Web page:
Kirstie Ennis, who hails from Roaring Fork Valley, Colorado, first came to prominence when she was hugged by Prince Harry at the end of a 1,000-mile walk around Britain

By Simon Perry
April 15, 2019 03:22 PM

Intrepid former U.S. Marine Kirstie Ennis has begun the climb of her life!

The veteran — who survived a helicopter crash in Afghanistan in 2012 that resulted in severe injuries and required more than 40 surgeries — has arrived at Base Camp on her Everest expedition that sees her hoping to be first female above-the-knee amputee to scale the world’s most famous — and highest — mountain.

On Monday, she posted a new photo at Base Camp that showed her practicing ice fall climbs. “Just making sure we’ve got our systems dialed,” she captioned the photo on Instagram. “The boys will be doing a little recce on the ice fall this morning so we can double check everything else!”

After a period of acclimatization hikes in the lower reaches of the mountain in Nepal, she and her team have been slowly progressing these first stages in order to avoid altitude sickness.

Kirstie Ennis at Base Camp
| Credit: Kirstie Ennis/Instagram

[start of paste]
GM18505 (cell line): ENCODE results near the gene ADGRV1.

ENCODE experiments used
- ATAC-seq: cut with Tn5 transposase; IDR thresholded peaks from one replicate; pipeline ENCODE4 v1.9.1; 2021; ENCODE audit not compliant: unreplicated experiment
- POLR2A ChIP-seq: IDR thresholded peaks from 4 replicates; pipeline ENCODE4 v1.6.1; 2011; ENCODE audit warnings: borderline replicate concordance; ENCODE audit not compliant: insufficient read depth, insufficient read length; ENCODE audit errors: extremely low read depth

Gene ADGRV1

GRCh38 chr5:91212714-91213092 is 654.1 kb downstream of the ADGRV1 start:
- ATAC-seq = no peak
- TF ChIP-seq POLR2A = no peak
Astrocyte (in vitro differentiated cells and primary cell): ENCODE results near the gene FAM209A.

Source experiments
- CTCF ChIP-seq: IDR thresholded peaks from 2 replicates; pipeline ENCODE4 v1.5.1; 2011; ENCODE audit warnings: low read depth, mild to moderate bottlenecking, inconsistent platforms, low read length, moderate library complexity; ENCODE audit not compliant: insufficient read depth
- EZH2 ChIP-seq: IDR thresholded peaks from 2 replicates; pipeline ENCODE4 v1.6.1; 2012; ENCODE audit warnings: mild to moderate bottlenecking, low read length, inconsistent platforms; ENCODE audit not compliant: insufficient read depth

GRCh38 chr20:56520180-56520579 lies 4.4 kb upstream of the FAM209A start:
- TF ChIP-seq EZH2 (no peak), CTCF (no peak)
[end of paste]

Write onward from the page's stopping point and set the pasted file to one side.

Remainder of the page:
“It has sunk in that I am actually going to climb Everest,” Ennis tells PEOPLE. “For the last year and a half, I have talked about making this happen. And now here I am. I try my hardest to do as I say, and say what I mean. This is now the truest testament to that.”

Ennis says she has been experiencing a “twisted kind of excitement,” as she has been daydreaming about dragging her body through an ice fall, “teetering on ladders across traverses.”

“I could nearly feel the pain I was going to put my body through,” she adds. “To motivate myself, I do visualize summiting Everest. But what if that actually happens? We may actually be able to pull this off. I may actually stand on top of the world on one leg.”

Ennis, who hails from Roaring Fork Valley, Colorado, first came to prominence when she was hugged by Prince Harry at the end of a 1,000-mile walk around Britain. She had been severely injured when a helicopter crashed in Afghanistan in 2012, and has been setting herself new targets as she pushes herself to new heights since scaled Kilimanjaro in Africa in 2017. She is a testament to programs like the Endeavour Fund and Harry’s Invictus Games, which inspire former service members to look beyond their injuries.

Ennis is accompanied by a small team including climbing partner Christopher Pollock, a videographer, and carries two different knees and three different feet for the varying terrain. She is hoping to raises money and awareness for her foundation, that provides help for projects that target “education, opportunity, and healing in the outdoors.”

This expedition feels very different from the other mountains she has scaled “because of how hard I have worked for this,” she adds. “It’s also different because of how it’s affected those around me. Because Everest is so well known, and famously dangerous, my friends and family have been very vocal about how they feel. It worries everyone which puts a bizarre sense of guilt over me.”

“This really is a test of everything that I have trained for at this point.”